As per the formula, which is likely to undergo some last-minute changes, the JD(U) and the RJD will contest 105 seats each, said a senior JD(U) leader considered close to Nitish Kumar. The Congress will get 30 seats and the Nationalist Congress Party the remaining three seats.
Congress leaders confirmed that the party high command has received an offer of 30 seats from its two Bihar allies. Following this development, Congress vice president Rahul Gandhi has called a meeting of select party leaders from Bihar on August 10 to take a final view of the offer.
Though the Congress had identified 40 odd seats for itself in the state, it is likely to settle for 32. The grand old party realises that driving a hard bargain with the RJD and the JD(U) may hurt the alliance’s chances of defeating the Bharatiya Janata Party-led combine in the crucial Bihar elections due around October.
Change in approach
The formula marks a qualitative change in the approach of both Nitish Kumar and Lalu Yadav over the seat-sharing arrangement. Until recently, each of the two parties had appeared determined to contest more seats than the other. Their hardened position besides the constant friction between the two leaders and their inability to evolve a working relationship had held up the seat-sharing talks for long.
The RJD’s viewpoint was aired a few months ago by its senior leader and former Union minister Raghuvansh Prasad Singh, who demanded 145 of the total 243 seats. In the last assembly elections of 2010, the RJD had won just 22 seats. But in the 2014 Lok Sabha elections, the party came second in a majority of the assembly segments. Citing this feat, the party claimed that in a head-to-head contest, its candidates would command more votes than those of the JD(U).
On his part, Nitish made it clear on June 7, when he and Lalu Yadav met Mulayam Singh Yadav at the Samajwadi Party leader’s Delhi residence, that he was not in favour of the two parties contesting an equal number of seats. The Bihar chief minister insisted that the RJD must accept less than 100 constituencies if it wanted to remain in the grand secular alliance in the state.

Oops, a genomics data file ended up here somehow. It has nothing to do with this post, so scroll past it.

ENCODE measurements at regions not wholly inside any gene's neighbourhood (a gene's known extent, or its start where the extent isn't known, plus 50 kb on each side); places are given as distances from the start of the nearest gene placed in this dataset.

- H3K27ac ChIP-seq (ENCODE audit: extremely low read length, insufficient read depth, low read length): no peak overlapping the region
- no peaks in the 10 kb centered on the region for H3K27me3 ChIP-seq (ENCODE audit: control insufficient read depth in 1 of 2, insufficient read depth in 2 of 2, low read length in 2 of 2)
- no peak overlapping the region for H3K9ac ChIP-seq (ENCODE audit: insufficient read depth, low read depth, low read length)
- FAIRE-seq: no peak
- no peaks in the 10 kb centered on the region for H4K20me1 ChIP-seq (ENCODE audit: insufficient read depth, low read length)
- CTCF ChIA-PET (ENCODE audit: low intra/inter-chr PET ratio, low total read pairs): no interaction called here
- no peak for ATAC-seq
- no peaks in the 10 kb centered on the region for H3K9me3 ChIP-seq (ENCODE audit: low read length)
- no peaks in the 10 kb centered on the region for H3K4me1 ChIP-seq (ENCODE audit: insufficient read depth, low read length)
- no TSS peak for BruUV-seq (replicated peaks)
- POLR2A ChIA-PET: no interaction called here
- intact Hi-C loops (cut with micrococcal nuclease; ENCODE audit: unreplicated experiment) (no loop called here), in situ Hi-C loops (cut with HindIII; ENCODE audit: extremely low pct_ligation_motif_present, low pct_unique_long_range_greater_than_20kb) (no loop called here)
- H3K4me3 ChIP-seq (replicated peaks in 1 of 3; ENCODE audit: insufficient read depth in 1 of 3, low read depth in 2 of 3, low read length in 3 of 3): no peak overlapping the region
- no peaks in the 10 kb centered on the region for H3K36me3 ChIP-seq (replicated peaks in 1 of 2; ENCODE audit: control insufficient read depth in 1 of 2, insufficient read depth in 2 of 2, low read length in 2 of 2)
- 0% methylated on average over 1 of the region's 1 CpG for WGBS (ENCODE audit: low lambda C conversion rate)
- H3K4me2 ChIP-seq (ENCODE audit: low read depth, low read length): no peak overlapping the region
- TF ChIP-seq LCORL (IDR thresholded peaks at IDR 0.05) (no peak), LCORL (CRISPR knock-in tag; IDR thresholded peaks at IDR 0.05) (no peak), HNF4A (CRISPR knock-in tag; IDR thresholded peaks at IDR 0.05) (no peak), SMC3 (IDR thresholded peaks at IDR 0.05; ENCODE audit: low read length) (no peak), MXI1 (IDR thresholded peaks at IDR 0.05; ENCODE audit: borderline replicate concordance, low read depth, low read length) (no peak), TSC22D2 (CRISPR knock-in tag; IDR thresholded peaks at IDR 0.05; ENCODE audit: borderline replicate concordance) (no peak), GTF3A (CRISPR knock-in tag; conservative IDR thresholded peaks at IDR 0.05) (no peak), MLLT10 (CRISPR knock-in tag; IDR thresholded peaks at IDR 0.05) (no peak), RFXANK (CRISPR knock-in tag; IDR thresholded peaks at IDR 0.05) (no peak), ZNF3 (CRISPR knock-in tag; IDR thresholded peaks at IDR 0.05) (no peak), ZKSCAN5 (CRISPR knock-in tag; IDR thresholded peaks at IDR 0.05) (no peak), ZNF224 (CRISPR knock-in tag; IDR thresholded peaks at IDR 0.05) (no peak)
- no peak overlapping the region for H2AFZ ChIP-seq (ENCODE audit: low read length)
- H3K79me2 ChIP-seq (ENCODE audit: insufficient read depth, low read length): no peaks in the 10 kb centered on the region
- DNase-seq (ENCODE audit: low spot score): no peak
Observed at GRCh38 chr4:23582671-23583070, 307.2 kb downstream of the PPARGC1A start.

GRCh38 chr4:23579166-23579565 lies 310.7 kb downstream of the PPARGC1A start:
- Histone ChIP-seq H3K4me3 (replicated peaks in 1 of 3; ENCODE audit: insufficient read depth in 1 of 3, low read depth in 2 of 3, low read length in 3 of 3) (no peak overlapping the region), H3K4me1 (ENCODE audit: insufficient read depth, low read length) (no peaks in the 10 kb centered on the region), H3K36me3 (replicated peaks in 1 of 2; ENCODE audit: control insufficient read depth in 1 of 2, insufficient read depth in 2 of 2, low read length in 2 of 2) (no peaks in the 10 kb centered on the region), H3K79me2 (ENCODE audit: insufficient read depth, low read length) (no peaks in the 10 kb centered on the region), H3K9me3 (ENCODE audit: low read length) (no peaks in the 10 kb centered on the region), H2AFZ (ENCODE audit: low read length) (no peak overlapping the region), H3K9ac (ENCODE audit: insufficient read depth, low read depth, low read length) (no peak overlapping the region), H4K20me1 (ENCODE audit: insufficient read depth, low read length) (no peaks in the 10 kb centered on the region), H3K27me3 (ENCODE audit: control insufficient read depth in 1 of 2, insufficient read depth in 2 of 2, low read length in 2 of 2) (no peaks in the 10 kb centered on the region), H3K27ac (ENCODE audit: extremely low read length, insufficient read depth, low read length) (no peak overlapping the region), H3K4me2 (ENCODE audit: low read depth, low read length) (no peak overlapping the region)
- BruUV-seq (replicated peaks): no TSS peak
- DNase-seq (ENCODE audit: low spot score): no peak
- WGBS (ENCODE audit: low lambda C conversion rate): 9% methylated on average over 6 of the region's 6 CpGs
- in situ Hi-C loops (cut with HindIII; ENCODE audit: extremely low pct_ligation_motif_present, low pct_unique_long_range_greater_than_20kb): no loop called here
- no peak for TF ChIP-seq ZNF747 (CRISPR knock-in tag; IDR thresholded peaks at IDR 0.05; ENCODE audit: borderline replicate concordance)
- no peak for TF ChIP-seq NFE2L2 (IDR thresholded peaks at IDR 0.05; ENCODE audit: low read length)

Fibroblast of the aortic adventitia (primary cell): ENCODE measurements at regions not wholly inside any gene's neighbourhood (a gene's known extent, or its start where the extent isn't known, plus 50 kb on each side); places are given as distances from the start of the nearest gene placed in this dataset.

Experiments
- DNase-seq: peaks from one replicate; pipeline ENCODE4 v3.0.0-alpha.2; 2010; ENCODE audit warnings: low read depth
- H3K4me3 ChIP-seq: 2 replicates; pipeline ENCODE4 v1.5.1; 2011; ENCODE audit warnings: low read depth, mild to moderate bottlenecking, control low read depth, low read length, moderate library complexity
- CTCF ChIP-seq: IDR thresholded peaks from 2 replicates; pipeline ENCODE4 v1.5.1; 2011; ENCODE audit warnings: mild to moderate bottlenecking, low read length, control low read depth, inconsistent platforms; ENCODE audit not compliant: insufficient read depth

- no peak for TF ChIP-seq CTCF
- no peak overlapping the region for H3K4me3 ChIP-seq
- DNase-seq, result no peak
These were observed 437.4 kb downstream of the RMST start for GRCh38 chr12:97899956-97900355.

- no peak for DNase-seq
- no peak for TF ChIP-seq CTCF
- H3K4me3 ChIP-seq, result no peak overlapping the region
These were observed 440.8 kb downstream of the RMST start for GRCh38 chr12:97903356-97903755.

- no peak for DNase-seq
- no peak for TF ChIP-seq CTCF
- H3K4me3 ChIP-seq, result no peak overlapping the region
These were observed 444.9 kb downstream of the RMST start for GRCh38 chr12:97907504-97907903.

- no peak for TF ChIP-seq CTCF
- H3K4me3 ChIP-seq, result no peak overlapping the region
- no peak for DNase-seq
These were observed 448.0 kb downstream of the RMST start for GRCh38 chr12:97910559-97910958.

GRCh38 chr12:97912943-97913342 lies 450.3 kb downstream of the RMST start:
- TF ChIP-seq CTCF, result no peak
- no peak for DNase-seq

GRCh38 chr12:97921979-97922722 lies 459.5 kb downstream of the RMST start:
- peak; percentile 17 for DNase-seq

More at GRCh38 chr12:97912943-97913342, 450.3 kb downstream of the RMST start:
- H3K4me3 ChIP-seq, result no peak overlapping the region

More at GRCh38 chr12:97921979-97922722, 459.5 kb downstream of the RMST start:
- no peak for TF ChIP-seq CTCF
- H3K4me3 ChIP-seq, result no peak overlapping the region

Though the next day, on June 8, Lalu Yadav and Mulayam Singh declared Nitish Kumar the alliance’s chief ministerial candidate in a hurriedly convened press conference, the tension between the two Bihar satraps continued on the issue of seat sharing.
Preparing against rebellion
The climbdown from both sides, which is being seen as a reflection of the alliance’s growing cohesion, is said to have become possible because of their realisation that a failure to strike a compromise could potentially strengthen the BJP, which is viewing the crucial state election as a do-or-die battle.
The two parties are, however, unlikely to identify early the specific seats they will get as part of their kitty. An early announcement, they fear, might give the BJP an opportunity to tap the large number of their leaders who might rebel at not getting tickets.
Already in Bihar, speculation is rife that the BJP is in touch with several RJD and JD(U) leaders who might switch camps if they are denied tickets.
“Talks to give final shape to the seat-sharing formula will begin after the concluding session of the assembly ends on August 7, and a formal announcement is likely around mid-August,” said the JD(U) leader. “But details of the seat-sharing would be made public only in the last minute, after the elections are announced.”
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